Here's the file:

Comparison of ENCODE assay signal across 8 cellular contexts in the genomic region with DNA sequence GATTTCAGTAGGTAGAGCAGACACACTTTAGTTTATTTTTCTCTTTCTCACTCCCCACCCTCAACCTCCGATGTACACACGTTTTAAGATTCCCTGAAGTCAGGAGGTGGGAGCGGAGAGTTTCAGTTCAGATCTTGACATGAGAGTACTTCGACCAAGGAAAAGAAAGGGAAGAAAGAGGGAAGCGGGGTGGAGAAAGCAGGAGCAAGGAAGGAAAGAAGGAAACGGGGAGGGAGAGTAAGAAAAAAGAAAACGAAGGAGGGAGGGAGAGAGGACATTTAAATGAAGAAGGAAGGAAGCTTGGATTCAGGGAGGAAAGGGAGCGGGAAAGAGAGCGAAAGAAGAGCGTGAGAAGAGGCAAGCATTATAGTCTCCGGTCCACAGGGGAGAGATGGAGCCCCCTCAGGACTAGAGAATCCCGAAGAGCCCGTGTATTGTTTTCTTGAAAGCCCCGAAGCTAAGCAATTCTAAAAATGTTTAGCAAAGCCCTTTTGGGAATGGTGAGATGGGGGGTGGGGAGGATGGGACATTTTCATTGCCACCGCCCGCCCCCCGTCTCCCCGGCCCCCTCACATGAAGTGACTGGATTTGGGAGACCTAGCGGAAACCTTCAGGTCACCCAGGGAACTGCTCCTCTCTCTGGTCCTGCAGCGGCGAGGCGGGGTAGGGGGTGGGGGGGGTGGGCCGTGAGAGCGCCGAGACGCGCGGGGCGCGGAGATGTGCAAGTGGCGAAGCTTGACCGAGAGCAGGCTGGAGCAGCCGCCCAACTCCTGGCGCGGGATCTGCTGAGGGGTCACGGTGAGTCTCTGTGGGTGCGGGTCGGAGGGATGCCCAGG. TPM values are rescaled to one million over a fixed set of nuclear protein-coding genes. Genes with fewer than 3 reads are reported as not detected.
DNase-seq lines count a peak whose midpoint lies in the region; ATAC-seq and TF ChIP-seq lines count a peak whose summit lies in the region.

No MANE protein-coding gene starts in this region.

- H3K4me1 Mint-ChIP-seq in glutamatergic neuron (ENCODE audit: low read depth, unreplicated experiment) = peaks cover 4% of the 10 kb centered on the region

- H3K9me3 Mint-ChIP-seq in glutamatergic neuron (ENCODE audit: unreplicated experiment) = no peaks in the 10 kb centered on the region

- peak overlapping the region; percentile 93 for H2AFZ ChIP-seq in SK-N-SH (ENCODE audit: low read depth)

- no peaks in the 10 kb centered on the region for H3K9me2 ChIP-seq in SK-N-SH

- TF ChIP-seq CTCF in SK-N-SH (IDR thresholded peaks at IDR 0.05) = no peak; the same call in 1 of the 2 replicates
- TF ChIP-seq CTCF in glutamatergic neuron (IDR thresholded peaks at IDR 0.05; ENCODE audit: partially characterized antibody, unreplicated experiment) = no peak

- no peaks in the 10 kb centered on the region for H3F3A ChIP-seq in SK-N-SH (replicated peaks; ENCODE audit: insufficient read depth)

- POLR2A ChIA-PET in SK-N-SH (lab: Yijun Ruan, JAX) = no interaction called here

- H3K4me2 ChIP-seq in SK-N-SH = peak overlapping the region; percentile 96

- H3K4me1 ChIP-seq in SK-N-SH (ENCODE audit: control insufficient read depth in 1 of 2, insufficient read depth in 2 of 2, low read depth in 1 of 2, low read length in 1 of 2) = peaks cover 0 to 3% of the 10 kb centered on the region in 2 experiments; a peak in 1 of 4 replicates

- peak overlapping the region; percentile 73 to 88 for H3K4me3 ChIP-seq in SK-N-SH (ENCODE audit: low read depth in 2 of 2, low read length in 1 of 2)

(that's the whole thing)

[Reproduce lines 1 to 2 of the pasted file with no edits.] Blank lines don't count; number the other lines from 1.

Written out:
Comparison of ENCODE assay signal across 8 cellular contexts in the genomic region with DNA sequence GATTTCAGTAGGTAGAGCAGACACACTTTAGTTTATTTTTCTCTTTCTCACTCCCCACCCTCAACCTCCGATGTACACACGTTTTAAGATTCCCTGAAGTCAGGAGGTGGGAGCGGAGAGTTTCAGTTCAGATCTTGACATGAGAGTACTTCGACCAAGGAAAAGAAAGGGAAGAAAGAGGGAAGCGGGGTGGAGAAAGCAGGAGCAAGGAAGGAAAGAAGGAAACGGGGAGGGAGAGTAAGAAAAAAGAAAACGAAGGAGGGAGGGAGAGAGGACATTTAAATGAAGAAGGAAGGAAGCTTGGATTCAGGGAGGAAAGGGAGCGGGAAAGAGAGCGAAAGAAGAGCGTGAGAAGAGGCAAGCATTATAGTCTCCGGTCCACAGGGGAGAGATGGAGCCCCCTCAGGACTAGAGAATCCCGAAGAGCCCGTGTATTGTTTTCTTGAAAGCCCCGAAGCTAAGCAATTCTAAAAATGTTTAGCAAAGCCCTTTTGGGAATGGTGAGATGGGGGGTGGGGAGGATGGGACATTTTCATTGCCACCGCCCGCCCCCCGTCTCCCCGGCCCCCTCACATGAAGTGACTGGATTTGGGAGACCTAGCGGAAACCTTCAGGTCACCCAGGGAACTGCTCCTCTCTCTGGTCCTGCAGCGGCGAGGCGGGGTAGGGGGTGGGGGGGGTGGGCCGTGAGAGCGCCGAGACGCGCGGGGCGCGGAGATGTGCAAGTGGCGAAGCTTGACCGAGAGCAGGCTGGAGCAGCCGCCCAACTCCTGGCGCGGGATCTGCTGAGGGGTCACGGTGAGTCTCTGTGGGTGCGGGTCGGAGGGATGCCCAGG. TPM values are rescaled to one million over a fixed set of nuclear protein-coding genes. Genes with fewer than 3 reads are reported as not detected.
DNase-seq lines count a peak whose midpoint lies in the region; ATAC-seq and TF ChIP-seq lines count a peak whose summit lies in the region.